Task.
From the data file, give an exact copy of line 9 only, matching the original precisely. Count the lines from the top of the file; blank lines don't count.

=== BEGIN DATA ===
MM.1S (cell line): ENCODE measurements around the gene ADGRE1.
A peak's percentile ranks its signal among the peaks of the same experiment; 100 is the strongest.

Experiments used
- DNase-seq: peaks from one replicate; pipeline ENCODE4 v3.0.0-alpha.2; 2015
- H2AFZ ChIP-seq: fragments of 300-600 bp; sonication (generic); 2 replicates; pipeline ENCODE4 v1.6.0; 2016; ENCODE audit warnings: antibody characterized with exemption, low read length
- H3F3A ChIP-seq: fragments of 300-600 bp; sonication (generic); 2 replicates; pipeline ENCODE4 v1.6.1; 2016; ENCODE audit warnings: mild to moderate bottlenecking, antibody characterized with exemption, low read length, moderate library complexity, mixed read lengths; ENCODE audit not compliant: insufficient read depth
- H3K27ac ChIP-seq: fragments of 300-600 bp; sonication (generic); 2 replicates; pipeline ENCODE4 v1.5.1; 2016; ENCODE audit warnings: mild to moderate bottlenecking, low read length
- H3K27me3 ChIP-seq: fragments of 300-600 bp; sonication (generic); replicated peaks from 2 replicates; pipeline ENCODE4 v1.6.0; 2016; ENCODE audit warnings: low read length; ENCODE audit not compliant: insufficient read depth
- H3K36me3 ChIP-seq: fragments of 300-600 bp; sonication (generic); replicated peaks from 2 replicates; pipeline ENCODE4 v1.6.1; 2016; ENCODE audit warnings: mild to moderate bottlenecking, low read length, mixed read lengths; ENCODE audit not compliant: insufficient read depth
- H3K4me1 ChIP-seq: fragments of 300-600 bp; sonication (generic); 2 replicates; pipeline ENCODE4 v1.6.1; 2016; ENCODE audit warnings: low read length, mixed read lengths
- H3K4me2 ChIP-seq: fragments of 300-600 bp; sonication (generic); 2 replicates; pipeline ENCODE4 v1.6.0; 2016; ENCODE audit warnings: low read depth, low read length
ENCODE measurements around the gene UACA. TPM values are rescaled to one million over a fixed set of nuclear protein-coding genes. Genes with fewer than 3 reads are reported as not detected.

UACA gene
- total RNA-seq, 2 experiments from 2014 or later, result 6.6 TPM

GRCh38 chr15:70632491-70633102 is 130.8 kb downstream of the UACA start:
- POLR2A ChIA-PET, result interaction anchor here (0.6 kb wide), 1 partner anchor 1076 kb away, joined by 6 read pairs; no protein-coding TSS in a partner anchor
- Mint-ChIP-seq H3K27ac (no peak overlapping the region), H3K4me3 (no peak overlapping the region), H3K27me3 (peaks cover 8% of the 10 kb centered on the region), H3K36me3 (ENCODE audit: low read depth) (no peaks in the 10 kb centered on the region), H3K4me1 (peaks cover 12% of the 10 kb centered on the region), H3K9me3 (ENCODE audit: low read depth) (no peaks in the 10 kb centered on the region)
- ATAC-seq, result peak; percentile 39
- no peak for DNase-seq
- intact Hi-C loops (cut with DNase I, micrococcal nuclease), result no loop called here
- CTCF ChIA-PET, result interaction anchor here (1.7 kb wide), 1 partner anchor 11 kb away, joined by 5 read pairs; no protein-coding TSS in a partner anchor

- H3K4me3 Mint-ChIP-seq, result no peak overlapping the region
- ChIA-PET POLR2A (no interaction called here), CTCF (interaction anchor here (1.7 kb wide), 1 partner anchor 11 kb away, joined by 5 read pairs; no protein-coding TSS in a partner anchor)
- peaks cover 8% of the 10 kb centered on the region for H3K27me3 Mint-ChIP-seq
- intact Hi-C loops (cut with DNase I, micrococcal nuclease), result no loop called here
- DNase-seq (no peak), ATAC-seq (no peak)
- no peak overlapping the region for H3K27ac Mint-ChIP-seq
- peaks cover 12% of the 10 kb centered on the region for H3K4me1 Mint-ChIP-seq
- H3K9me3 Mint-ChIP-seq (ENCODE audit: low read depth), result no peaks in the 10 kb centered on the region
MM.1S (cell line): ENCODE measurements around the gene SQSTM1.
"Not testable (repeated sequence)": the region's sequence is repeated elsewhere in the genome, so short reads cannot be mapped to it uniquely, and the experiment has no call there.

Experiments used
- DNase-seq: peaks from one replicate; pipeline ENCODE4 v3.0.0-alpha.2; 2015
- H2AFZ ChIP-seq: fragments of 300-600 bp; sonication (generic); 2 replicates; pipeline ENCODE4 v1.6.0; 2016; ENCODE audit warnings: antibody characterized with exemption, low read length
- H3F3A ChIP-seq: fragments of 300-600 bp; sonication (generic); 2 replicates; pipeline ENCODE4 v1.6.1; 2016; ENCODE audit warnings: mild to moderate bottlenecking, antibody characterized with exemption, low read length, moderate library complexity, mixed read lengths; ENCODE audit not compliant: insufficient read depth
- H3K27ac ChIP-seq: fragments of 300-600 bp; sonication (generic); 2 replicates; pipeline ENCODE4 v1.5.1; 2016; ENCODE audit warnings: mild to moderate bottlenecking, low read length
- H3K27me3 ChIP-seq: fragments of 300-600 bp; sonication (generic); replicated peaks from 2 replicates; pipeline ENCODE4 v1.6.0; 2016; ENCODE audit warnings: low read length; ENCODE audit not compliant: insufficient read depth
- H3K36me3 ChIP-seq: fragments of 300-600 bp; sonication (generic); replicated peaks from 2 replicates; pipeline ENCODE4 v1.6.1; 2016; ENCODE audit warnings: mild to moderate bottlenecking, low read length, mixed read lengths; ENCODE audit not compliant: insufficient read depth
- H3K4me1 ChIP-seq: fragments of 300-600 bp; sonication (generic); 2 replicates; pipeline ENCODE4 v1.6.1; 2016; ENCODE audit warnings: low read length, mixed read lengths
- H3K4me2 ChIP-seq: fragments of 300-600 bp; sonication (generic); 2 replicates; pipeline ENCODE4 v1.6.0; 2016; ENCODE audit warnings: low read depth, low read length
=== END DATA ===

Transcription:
- H3K36me3 ChIP-seq: fragments of 300-600 bp; sonication (generic); replicated peaks from 2 replicates; pipeline ENCODE4 v1.6.1; 2016; ENCODE audit warnings: mild to moderate bottlenecking, low read length, mixed read lengths; ENCODE audit not compliant: insufficient read depth